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Short-term mission trips spark church’s passion for missions

HOUSTON (BP)–Someone once told Pastor John Neesley not to get involved with short-term mission trips, that it would shift focus away from the church’s missions offering. But for Lazybrook Baptist Church in Houston, Neesley has found the opposite to be true.

After participating in multiple mission trips around the globe, the 230-member church beat their $30,000 Lottie Moon Offering goal last year by raising $40,000, which the pastor said was no easy task.

“We’re not a wealthy church,” said Neesley, who has led Lazybrook Baptist Church for nine years. “The year before I came, we had a goal of $2,000. We’ve really grown.”

Located on the northwest side of urban Houston, the congregation is diverse and made up mostly of retirees, people on fixed incomes, young couples with small children and a few single adults.

“I believe the difference has been living the experience,” Neesley said. “[Missions is] our passion, our purpose. It’s not what we do in between Christmas parties.”

The church has found that being directly involved with missions and working with fulltime missionaries creates an excitement that no other campaign or promotion can match.

This year, the church has sent members on volunteer mission trips to the Arabian Peninsula, Southeast Asia, Bangladesh, Mexico and northeast Africa. One of the trips involved medical mission work in areas devastated by last year’s tsunami. In addition to volunteer teams, the church also has two members who are fulltime workers in Bangladesh. A team from the church recently went on a volunteer trip to help them with their work.

When church members have returned from their mission trips, Neesley said their stories have had a powerful impact on the congregation.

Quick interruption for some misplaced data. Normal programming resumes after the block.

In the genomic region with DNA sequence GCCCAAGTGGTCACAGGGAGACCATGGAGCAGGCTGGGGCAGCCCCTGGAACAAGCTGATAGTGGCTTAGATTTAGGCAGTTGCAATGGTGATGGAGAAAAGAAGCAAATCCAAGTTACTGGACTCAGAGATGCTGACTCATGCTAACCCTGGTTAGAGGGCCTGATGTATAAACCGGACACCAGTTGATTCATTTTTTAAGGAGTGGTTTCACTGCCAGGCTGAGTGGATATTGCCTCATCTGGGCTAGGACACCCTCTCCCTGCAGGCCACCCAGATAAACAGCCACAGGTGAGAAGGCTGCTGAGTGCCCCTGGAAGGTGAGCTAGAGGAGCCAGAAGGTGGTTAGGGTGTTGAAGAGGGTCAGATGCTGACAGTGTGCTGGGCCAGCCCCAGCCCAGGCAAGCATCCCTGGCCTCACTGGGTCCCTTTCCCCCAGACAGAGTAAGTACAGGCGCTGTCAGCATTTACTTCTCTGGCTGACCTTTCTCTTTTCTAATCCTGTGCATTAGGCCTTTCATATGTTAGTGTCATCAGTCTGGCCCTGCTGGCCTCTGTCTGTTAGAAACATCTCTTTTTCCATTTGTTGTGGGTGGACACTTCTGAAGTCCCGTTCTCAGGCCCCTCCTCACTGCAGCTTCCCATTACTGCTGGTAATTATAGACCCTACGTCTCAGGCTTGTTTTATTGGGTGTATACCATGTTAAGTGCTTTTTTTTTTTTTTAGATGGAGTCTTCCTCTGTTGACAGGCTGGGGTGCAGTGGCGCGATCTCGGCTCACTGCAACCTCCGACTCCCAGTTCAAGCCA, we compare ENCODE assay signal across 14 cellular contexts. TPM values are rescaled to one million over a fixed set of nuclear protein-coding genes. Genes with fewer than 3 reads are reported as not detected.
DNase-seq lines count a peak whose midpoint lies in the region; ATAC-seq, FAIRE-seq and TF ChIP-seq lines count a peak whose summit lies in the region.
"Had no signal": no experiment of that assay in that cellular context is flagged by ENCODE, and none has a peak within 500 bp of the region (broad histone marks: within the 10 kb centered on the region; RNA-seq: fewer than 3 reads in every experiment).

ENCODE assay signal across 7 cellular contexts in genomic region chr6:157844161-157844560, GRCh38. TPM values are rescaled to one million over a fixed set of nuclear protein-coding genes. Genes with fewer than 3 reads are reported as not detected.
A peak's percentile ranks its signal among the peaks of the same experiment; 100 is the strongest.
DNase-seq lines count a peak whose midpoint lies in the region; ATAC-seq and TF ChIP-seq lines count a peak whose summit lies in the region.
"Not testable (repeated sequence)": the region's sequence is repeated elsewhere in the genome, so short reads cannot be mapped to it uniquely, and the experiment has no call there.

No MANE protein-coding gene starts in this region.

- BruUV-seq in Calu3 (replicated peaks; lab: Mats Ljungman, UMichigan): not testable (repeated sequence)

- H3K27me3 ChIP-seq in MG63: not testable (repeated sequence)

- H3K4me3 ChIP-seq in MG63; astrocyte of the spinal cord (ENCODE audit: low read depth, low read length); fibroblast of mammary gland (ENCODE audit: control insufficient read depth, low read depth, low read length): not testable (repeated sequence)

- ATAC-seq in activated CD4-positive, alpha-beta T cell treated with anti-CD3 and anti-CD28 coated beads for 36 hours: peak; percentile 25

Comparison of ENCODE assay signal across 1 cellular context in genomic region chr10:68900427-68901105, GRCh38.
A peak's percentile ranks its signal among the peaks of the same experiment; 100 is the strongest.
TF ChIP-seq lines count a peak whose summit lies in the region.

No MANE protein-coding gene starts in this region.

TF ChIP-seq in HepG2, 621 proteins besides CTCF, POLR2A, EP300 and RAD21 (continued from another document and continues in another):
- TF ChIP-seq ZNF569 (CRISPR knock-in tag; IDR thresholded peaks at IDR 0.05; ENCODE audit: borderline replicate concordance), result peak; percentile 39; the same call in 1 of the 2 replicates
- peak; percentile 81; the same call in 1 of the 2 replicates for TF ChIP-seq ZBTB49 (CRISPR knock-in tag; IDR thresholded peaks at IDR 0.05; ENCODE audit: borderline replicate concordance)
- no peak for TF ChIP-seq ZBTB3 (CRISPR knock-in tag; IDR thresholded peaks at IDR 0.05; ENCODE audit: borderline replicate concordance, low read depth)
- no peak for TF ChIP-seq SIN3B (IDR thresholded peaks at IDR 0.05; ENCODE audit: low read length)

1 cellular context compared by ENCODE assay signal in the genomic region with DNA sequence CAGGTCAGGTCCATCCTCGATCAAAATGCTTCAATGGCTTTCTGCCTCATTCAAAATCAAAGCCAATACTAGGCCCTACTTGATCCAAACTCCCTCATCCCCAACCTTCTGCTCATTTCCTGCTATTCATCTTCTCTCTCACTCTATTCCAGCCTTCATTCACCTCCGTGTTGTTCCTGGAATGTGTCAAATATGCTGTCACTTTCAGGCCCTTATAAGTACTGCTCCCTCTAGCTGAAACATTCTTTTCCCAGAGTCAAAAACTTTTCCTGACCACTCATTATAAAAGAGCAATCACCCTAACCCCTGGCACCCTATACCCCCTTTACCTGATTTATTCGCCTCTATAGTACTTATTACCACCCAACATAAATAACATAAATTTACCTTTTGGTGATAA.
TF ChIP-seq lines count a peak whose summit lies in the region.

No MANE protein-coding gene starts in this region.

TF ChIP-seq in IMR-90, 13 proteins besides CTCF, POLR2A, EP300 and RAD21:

“[The church] saw pictures, heard stories -– they saw the sacrifice,” he said. “They saw a picture of a national who is in jail for preaching. It puts our sacrifice in perspective.”

Though Lazybrook is not a large church compared to many other congregations, Neesley said their size has not kept them from sending volunteer teams to the field. He sees their size as an advantage.

“Actually, because of our size, I’m a part of something much bigger,” he said. “We know we can’t do it on our own.”

And expenses haven’t gotten in the way, either. For those who volunteer, the church covers half the cost of the trip.

“As the people come and the projects come, the money comes,” Neesley said.

Another way Lazybrook stirs excitement for missions among its congregation is through a missions banquet and an annual silent auction. The church also owns a mission house where missionaries on stateside assignment can live. And every Wednesday, the church opens its prayer meeting with prayer for missions.

God honors churches that make missions a priority, Neesley said.

“I think that is the big difference,” he said. “It’s why we’re here. It’s our priority. It’s just about trying to keep that priority before us.”

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  • Shawn Hendricks